- Language and the LSA: A reappraisal
As a longtime member, since 1976, of the Linguistic Society of America (LSA), and having a firm belief in the value of the LSA, I of course find it disconcerting to hear that any member is dissatisfied with the Society. Thus I was distressed to read the letter by Sean Fulop that was recently published in this journal (Fulop 2010), since not only does he levy criticism at the LSA and at its journal, Language, but he also states that he is giving up his LSA membership. I feel compelled to respond in some way, especially since the issues raised by this letter merit the attention of all members of the LSA.
It is probably inevitable that some members will become disaffected with any society’s policies and workings, so that the adage that ‘you can’t please all of the people all of the time’ surely applies to the LSA and, realistically, to any such body. Yet it is to be hoped that each new generation of linguists will recognize the tangible benefits of LSA membership, such as participation in the annual meeting and the biennial Linguistic Institute, as well as the intangible benefits, such as professional identification. And, among the benefits, one needs to count the Society’s journal, despite Dr. Fulop’s very pointed criticisms of it.
In his critique, Dr. Fulop compared Language, and by extension its sponsoring society, the LSA, to (among others) Journal of the Acoustical Society of America (JASA), associated with the Acoustical Society of America, and Cognitive Science: A Multidisciplinary Journal, associated with the Cognitive Science Society, and drew attention especially to the number of articles in a typical volume of Language and the number found in those other journals, and to the criteria by which articles are selected for publication.
With regard to the former, he noted that members of the LSA ‘are treated to perhaps two dozen research papers per year’, while each of the other journals in his comparison set publishes ‘many dozens of papers per year’. His interpretation of those numbers casts a highly negative light on Language, as, in his estimation, the ratio of the cost of the journal through LSA membership to the benefits of being a member is to Language’s disadvantage compared to the other societies and their associated journals.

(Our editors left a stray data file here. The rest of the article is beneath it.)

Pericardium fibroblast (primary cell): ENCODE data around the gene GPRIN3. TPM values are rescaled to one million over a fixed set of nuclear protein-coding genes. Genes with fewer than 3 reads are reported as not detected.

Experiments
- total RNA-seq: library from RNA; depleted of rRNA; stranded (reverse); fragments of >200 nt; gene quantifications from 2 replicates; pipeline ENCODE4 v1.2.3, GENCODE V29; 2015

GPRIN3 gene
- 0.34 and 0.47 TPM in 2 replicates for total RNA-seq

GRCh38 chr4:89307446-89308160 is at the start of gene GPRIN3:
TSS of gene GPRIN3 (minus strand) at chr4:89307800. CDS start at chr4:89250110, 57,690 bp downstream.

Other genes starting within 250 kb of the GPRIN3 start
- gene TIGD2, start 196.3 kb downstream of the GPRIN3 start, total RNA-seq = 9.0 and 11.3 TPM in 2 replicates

Those criticisms deserve a response for several reasons, not the least of which is that the negative view that they offer of Language’s ‘numbers’ is not as justified as it might at first seem. Further, though, they raise broader issues about the nature and value of a scientific journal’s contents and of membership in scholarly societies more generally.
My response is based in part on aspects of the inner workings of the journal that would undoubtedly be useful for all members to know about before they engage in their own similar sort of comparative exercise. As with the comparative method in historical linguistics, about which my mentor Calvert Watkins said that the first and most crucial step is knowing what to compare, some of the comparisons made here are not as cogent as one might think.
First, the economic side of producing the journal must be considered. The LSA, based on its budget, allocates to Language the wherewithal to publish approximately 950 pages densely packed with linguistic content each year, and pages cost money to produce, from paying copyeditors to ensure that the journal’s material has a consistent and professional look to the cost of paper and shipping and such. The number of pages [End Page 906] is thus in part a function of the LSA’s resources and has to be measured against other demands on the society’s budget (the LSA Institute, for instance). There may well be ways of cutting Language-specific costs that could in principle allow for more pages and more articles, and the LSA leadership has made many steps in that direction, including this year’s ‘transition from Maryland Composition to Dartmouth Journal Services’ in regard to actual production of each issue (referred to in Carlson 2010). One means that was often mentioned when I was...